What you need to know
- A Twitter leaker has released photos of some iPhone 2G prototypes.
- They reveal a sneak peek behind the scenes of iPhone development.
- Turns out the iPhone could've had an engraved mute switch.
Twitter leaker DongleBookPro has shared unreleased photos of some iPhone 2G prototypes.
The photos not only reveal the prototype's design, but also some cool internal testing software. The design across the prototypes is roughly the same, save for a few millimetres difference in the high of the mute switches. One cool addition is an engraved notification bell in one of the mute switches, the mechanical button to mute the iPhone is one of its longest-surviving original features.
Design wise, the photos reveal how the original iPhone's iconic black strip on the back of the phone was a mainstay of all the early versions.
Take a trip down memory lane with our original iPhone tribute:
The original iPhone, code named M68 and model number iPhone1,1, had a 3.5-inch screen at 320x480 and 163ppi, a quad-band 2G EDGE data radio, 802.11b.g Wi-Fi, Bluetooth 2.0 EDR, and a 2 megapixel camera. It was powered by an ARM-based Samsung 1176JZ(F)-S processor and PowerVR MBX Lite 3D graphics, with an 1400 mAh battery, and had 128MB of RAM on board, as well as 4GB or 8GB of NAND Flash storage. The iPhone could also be charged - and synced to iTunes - via the same 30-pin Dock connector as Apple's incredibly popular iPod.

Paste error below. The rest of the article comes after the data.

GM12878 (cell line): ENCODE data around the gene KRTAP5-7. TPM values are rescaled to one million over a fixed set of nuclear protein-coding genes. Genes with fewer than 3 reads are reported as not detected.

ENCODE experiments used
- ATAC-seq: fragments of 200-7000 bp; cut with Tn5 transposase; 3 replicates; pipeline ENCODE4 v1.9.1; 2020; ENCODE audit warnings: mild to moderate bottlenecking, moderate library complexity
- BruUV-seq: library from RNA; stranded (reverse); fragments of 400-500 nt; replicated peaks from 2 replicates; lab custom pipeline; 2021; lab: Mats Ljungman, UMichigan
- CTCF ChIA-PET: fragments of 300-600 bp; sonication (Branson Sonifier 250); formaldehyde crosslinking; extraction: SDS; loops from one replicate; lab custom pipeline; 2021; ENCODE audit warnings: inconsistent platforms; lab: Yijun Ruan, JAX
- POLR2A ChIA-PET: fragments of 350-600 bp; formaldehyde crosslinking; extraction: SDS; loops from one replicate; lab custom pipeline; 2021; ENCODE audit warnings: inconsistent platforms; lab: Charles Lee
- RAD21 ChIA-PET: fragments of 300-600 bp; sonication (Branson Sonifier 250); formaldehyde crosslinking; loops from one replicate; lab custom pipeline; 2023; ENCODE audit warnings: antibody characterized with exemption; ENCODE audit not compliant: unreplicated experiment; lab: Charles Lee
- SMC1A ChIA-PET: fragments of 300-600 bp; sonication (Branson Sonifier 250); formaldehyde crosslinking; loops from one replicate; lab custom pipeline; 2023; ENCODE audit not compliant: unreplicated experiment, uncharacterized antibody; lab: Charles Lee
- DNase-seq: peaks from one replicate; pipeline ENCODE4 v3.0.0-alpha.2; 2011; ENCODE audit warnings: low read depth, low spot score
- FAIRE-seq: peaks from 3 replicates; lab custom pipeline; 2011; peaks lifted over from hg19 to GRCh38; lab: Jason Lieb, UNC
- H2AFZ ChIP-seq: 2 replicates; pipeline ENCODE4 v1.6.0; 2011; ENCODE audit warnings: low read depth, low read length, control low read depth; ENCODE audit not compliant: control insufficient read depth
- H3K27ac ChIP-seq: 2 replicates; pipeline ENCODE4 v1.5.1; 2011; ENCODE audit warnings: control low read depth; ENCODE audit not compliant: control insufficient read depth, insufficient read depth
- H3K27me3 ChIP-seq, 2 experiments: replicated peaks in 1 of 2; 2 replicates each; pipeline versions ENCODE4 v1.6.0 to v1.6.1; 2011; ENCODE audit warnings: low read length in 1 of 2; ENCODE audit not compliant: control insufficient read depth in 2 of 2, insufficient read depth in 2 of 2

The original iPhone debuted on January 9, 2007, and a 4GB storage model cost a whopping $499. Later that year, 8GB became the base storage, and its price was dropped to $399. On just four carriers across four countries, Apple's iPhone sold 6 million units before it was replaced by the iPhone 3G.